This is the second part of two posts that address annual meeting participation.
Last week we focused on advance planning and preparation for community association annual meetings. This week’s post will discuss the election of board directors and conducting effective and efficient meetings.
More Advance Planning for the Election of Directors
The most important part of an annual meeting is often the election of directors. Finding community members willing to serve can be difficult. Boards that simply wait for the meeting to ask for nominations from the floor are doing a disservice to themselves and their communities.
Attempt to recruit nominees in advance, if possible, but do so according to any governing document procedures or requirements. Make sure to set out time at the annual meeting for nominees to speak to the membership. It may also be possible to have nominees submit a “platform statement” that accompanies the meeting notice.
Conduct an Efficient Meeting
Owners are more likely to participate in association annual meetings now and in the future if they know the meeting will be organized, respectful and efficiently run. Remember, the actual association business that must be accomplished at the annual meeting is usually very limited.
In fact, it is not uncommon for an association to be able to hit all of its required agenda items in thirty to sixty minutes. This makes it much easier to keep the business portion of the meeting well organized and to-the-point. Director and committee reports should be scripted. Boards should follow the meeting’s agenda, and to stick to pre-set timelines. Doing so shows respect for attendees’ time, and deference to the planning and forethought that started months ago.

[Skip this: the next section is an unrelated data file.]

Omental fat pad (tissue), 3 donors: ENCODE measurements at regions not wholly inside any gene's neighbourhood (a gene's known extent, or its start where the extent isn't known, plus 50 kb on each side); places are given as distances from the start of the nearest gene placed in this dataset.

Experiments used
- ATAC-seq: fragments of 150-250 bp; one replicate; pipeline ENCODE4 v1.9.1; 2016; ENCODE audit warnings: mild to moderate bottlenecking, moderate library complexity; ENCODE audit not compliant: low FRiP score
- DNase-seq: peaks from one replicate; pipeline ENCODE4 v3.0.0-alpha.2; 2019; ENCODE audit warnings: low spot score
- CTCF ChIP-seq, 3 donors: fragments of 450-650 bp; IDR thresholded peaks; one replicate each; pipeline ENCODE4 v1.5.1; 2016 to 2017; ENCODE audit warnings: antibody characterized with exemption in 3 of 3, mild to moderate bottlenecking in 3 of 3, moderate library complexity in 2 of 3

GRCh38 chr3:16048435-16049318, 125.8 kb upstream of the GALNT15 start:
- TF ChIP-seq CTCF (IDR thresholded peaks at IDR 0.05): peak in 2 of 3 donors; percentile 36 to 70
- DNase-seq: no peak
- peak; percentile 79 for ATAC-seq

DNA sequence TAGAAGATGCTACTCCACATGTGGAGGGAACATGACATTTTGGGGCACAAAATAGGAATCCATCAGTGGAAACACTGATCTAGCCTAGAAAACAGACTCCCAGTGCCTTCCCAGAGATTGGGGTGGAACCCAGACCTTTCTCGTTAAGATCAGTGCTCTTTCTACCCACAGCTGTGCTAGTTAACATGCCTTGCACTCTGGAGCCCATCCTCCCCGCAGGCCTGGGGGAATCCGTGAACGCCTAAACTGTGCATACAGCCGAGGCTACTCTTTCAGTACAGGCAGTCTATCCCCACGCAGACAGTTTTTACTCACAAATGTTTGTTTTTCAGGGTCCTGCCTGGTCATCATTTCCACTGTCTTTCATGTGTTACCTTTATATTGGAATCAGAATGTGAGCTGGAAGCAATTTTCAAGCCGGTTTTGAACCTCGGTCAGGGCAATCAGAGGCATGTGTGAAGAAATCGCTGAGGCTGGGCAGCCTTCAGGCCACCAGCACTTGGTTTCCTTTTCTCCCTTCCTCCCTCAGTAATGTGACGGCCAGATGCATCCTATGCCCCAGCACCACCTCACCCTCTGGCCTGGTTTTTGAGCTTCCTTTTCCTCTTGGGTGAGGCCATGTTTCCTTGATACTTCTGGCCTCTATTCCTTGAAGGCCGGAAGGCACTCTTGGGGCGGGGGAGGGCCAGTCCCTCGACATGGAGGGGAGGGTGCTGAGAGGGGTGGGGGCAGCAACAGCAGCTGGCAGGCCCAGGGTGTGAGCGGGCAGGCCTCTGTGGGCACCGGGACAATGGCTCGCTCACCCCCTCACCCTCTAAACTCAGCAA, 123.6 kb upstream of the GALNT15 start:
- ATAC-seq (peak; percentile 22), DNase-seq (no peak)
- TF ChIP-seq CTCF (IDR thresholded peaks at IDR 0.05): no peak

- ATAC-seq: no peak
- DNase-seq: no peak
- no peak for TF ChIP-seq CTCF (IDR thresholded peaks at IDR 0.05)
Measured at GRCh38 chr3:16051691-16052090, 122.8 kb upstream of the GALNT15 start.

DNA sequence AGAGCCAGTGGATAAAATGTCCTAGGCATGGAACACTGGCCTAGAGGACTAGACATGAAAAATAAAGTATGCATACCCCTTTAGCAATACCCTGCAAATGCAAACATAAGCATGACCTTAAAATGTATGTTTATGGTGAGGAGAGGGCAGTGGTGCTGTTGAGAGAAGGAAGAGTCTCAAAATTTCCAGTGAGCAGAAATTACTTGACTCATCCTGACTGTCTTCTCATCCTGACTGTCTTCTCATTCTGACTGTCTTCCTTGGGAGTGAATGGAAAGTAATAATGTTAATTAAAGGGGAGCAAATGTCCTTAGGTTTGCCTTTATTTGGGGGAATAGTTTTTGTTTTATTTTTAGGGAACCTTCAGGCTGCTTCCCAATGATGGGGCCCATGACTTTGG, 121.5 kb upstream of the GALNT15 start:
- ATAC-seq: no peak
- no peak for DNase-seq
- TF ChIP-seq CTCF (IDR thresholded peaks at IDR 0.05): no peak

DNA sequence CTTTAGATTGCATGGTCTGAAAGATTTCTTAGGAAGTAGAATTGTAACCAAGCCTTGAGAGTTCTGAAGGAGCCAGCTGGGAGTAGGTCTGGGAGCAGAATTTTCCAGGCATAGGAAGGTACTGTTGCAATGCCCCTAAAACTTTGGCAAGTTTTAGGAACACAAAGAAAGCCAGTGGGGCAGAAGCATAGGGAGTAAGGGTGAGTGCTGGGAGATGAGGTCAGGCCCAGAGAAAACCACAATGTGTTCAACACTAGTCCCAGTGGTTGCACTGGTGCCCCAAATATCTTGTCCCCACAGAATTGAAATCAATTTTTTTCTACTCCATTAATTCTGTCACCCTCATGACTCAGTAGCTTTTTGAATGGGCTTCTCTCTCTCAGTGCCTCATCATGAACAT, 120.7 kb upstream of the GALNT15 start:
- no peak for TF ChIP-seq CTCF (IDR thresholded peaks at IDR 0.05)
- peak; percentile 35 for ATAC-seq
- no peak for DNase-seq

The Association Wins
A community association that plans well in advance, combines the required business meeting with a social activity, and keeps the meeting organized and succinct, can transform their dreaded annual meeting into a successful affair.
One final tip: Do not leave quorum to chance. Solicit proxies in advance!
As always, please feel free to contact me with specific questions on this or any topic of interest to you regarding common interest associations.